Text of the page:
Climate change and our high carbon lifestyles are already a severe threat to public health. Extreme weather events, heat waves, droughts and floods cause injuries, heat-stroke, food and water shortages, and the spread of food and water-borne diseases. Added to this, our carbon dependent lifestyles contribute to air, water and noise pollution, reduced physical exercise, and transport related accidents and injuries. Tackling both these causes and impacts is the public health challenge of the 21st Century.
In addressing these issues regional climate initiatives can play an important role. That is why, as part of World Health Day 2008: protecting health from climate change, the Health and Environment Alliance (HEAL) and the EUropean REGional Health Authorities (EUREGHA) launched a Good Practice Award for local and regional mitigation and adaptation projects that simultaneously promote human health and protect the climate.
The aim of the awards is to help propagate local climate change solutions, showcasing those establishments with health focused projects that have reduced their carbon footprint or are preparing themselves for the inevitable changes that climate change will bring.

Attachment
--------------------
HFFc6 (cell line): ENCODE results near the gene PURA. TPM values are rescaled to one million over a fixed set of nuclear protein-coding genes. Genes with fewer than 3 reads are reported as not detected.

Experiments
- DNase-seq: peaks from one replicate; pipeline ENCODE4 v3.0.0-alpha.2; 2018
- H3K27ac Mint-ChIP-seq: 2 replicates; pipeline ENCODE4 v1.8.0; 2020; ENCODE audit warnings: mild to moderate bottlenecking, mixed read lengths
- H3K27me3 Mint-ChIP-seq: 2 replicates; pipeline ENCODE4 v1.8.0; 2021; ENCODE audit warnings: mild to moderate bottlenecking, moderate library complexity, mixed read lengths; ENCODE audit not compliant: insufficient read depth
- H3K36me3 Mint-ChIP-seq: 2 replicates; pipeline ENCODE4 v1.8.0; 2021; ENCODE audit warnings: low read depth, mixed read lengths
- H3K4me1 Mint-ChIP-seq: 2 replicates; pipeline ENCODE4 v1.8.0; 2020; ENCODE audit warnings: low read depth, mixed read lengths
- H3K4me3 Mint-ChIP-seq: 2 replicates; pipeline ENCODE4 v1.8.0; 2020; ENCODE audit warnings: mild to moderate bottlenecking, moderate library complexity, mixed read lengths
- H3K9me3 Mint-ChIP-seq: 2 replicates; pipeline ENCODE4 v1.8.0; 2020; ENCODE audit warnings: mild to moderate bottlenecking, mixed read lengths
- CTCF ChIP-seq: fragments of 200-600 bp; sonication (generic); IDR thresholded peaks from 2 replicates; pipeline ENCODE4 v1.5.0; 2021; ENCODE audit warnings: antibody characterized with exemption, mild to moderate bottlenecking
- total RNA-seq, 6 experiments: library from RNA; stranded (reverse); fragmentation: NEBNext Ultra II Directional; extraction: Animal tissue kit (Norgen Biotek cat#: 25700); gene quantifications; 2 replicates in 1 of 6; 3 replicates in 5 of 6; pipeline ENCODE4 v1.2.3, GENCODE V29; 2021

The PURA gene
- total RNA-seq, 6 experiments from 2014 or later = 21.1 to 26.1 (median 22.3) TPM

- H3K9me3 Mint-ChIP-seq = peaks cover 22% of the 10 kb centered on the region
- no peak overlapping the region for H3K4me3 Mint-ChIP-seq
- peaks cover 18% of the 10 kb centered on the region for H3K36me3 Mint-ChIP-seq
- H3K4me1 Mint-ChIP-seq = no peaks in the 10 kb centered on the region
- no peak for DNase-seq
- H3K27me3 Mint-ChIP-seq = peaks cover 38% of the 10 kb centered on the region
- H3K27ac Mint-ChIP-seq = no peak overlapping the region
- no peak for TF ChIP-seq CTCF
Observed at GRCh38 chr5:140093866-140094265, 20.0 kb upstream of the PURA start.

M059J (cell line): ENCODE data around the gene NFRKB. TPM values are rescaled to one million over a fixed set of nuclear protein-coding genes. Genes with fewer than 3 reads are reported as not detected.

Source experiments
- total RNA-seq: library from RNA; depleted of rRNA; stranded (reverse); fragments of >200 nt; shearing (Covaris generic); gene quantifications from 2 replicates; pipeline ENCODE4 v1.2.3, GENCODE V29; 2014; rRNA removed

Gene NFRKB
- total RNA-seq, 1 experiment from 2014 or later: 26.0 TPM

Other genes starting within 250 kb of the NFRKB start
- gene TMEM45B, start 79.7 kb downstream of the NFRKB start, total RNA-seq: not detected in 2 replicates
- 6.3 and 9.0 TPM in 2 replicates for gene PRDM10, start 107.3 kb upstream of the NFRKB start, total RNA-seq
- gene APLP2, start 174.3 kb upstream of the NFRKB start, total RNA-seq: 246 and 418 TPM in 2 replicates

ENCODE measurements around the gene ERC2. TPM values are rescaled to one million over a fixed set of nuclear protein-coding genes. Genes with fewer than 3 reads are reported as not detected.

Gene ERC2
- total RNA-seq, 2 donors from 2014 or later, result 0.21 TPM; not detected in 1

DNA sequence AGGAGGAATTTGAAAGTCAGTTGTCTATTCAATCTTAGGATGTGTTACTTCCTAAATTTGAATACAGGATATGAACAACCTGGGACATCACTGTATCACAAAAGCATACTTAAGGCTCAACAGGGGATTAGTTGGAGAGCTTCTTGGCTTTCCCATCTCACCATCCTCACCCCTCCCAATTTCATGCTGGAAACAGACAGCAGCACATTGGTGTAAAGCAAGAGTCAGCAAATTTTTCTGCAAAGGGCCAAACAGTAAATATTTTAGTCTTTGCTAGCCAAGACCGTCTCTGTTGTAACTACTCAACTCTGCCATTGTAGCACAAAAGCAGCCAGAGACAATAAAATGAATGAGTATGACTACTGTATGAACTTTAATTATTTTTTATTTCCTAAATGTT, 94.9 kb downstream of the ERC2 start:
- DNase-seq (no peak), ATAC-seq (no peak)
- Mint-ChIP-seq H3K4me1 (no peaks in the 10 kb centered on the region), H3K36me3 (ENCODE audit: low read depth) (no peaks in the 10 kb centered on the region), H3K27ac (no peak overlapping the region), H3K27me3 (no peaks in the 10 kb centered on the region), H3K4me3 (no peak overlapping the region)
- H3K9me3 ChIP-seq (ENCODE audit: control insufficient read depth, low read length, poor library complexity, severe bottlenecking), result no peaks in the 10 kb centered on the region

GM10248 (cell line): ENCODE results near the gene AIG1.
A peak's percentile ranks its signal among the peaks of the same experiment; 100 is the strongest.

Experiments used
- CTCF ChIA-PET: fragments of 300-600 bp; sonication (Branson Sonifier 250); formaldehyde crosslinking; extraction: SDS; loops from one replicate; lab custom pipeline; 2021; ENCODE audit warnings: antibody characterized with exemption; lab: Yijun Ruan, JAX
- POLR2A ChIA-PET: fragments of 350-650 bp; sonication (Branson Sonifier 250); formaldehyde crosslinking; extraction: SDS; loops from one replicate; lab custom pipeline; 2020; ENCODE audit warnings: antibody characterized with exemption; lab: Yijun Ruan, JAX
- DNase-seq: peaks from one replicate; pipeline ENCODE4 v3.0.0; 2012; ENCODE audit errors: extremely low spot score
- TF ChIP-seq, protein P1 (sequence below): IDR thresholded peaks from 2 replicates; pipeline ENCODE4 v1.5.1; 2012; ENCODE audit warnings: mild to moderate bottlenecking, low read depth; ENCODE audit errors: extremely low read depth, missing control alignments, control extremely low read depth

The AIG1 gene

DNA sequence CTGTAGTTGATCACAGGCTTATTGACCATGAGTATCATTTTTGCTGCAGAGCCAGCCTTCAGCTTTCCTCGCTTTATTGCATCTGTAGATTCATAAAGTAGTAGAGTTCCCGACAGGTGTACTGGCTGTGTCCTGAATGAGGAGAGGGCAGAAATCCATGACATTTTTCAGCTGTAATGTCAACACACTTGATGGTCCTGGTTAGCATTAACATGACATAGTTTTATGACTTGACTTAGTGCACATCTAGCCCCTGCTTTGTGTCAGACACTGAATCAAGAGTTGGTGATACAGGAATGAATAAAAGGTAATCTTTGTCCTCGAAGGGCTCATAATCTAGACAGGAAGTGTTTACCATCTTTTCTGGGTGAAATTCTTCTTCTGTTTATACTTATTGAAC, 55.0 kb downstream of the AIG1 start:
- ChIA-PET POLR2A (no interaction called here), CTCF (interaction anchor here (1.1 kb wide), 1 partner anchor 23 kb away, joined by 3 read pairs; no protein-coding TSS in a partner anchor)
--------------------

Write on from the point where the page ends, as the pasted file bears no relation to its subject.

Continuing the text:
The mitigation initiative award went to Disability Essex for the “Sustainable Centre for Disabilities” project. The Centre will provide almost all its own energy needs with the help of solar power and windmill technology and offer disabled people both a refuge and a place to learn how to adapt to climate change. Some former construction workers who have become disabled will have the opportunity to retrain for jobs in the eco-construction industry.
The winner of the adaption project was the Municipality of Tatabanya in Hungary, where a network of social, educational, and health care institutions are involved in implementing a Heat and UV alert plan. When the alert goes out, junior school children are kept inside during the heat of the day, given more water to drink, and reminded of the other precautions they need to take.
All competition entries were assessed by an independent panel of judges.
Awards were announced at the "Climate Change and the Challenges for Public Health: Engaging the Regions" Conference held at the Committee of the Regions in Brussels on the 24 June 2008.